Uber is still dealing with the fallout from a fatal crash involving one of its self-driving cars, but it has resolved a potential lawsuit with the family of the victim.
Terms of the legal agreement reached were not disclosed, but Cristina Perez Hesano, an attorney who represents the family of Elaine Herzberg said the matter has been “resolved.”
“The daughter and the husband of the late Ms. Herzberg have no further comments on this matter as it has been resolved,” she said. The names of the survivors and the age of her daughter were not disclosed.
Uber declined to comment on the legal case.
Herzberg, 49, was killed on the night of March 18 as she walked her bicycle across the street in Tempe, Arizona, and was struck by a self-driving Uber car that the ride hailing service has been testing.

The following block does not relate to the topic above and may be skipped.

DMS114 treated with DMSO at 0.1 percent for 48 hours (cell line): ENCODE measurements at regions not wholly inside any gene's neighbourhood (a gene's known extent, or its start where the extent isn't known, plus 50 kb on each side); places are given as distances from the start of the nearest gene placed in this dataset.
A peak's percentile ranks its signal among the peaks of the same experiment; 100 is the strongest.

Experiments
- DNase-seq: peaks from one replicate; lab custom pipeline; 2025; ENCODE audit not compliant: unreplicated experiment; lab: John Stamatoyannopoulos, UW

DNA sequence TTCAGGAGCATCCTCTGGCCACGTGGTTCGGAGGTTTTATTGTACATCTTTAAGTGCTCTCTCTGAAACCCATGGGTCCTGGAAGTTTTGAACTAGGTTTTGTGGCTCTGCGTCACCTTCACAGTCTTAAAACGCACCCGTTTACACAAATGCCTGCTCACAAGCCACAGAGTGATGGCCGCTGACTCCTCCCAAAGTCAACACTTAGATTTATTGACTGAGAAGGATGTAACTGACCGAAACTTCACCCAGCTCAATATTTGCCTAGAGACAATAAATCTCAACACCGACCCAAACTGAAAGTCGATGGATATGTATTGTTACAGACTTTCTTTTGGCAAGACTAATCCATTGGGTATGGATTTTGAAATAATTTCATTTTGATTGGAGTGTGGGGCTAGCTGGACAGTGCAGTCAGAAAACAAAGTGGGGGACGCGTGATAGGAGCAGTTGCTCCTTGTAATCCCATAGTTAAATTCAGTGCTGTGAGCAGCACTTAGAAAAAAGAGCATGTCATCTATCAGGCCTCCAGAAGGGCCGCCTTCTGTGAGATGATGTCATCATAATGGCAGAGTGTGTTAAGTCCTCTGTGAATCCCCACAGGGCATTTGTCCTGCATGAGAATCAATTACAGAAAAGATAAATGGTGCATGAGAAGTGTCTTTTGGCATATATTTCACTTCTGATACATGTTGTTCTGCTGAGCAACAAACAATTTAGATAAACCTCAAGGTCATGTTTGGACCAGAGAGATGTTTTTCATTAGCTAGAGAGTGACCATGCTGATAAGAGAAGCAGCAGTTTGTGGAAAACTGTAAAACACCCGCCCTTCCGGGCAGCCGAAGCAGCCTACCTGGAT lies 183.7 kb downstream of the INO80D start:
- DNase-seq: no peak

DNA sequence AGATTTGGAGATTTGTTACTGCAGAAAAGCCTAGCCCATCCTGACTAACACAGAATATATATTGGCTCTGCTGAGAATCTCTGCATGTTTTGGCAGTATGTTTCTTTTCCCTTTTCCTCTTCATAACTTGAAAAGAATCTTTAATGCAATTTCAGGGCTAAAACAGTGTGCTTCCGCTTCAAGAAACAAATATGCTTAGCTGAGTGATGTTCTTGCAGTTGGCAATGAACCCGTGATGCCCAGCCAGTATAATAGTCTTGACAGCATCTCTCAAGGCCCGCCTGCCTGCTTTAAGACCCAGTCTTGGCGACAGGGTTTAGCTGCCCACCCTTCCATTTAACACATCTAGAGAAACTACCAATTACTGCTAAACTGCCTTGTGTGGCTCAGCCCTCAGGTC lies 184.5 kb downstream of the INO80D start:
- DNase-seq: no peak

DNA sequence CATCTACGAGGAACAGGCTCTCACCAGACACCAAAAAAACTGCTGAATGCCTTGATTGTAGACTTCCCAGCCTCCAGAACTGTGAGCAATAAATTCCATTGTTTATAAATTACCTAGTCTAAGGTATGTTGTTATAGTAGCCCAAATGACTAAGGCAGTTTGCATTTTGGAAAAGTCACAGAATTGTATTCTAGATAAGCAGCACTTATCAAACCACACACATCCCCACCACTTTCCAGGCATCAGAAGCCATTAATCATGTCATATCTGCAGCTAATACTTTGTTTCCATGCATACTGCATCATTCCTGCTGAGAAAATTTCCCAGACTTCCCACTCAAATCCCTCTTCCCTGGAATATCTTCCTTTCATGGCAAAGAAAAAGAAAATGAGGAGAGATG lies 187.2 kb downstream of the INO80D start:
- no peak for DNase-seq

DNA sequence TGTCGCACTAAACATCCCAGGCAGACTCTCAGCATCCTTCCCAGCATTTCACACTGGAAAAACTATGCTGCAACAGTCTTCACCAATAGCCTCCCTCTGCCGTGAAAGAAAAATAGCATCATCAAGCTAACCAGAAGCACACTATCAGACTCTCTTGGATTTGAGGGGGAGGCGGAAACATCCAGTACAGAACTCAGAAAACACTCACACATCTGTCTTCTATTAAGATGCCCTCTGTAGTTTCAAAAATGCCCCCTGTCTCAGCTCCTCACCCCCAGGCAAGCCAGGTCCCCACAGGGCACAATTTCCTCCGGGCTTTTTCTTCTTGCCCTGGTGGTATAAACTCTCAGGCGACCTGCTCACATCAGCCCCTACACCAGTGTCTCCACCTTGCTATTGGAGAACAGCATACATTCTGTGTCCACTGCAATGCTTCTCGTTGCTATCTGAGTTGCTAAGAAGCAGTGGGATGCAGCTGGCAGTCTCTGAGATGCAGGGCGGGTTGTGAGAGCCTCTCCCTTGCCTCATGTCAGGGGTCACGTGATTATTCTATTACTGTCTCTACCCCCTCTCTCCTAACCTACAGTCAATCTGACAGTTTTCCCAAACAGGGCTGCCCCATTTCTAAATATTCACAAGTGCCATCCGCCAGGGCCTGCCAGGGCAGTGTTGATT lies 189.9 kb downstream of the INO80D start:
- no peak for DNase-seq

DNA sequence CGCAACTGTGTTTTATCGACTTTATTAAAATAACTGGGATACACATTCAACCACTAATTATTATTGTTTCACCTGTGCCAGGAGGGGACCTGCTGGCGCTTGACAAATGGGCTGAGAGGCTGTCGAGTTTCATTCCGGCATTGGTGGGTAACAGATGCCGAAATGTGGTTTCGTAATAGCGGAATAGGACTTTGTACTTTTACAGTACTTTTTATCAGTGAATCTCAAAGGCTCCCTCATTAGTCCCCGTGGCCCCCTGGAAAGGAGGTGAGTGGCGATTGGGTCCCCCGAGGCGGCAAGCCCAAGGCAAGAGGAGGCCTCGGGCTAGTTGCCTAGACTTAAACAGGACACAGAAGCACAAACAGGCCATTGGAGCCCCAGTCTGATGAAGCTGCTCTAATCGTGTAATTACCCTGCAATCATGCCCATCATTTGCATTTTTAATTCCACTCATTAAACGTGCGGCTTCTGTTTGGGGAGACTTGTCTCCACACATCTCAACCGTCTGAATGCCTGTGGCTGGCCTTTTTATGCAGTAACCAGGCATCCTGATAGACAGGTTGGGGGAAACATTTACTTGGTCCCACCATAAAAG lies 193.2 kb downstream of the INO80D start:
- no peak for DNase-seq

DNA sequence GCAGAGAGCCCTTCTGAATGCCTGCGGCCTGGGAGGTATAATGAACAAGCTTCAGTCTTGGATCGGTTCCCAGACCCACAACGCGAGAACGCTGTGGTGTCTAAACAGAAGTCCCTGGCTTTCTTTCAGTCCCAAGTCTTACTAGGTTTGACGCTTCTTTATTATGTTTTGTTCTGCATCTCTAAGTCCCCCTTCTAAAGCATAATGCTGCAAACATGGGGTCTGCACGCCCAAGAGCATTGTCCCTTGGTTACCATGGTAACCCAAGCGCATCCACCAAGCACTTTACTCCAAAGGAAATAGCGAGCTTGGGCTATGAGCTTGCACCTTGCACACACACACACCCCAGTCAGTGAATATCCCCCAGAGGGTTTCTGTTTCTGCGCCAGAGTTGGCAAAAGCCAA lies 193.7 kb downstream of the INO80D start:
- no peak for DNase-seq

Neither the self-driving mechanisms that were controlling the car at the time nor the Uber employee in the driver’s seat attempted to stop the car before it struck her. A dashboard video showed her being illuminated by the car’s headlights just a brief moment before she was struck. A video of the Uber employee showed he was not looking out the windshield ahead of the accident.
Uber has pulled the self-driving cars it was testing, and the National Transportation Safety Board, which normally examines the cause of plane crashes and train derailments, is investigating the crash.
A settlement this soon after a fatal crash is unusual.
Court cases can often drag on for years. But companies also can try to settle high profile cases quickly to avoid further public attention to a case. For example United Airlines took less than a month to settle with Dr. David Dao, the passenger who was dragged off a plane for refusing to give up his seat because the flight was overbooked in April 2017.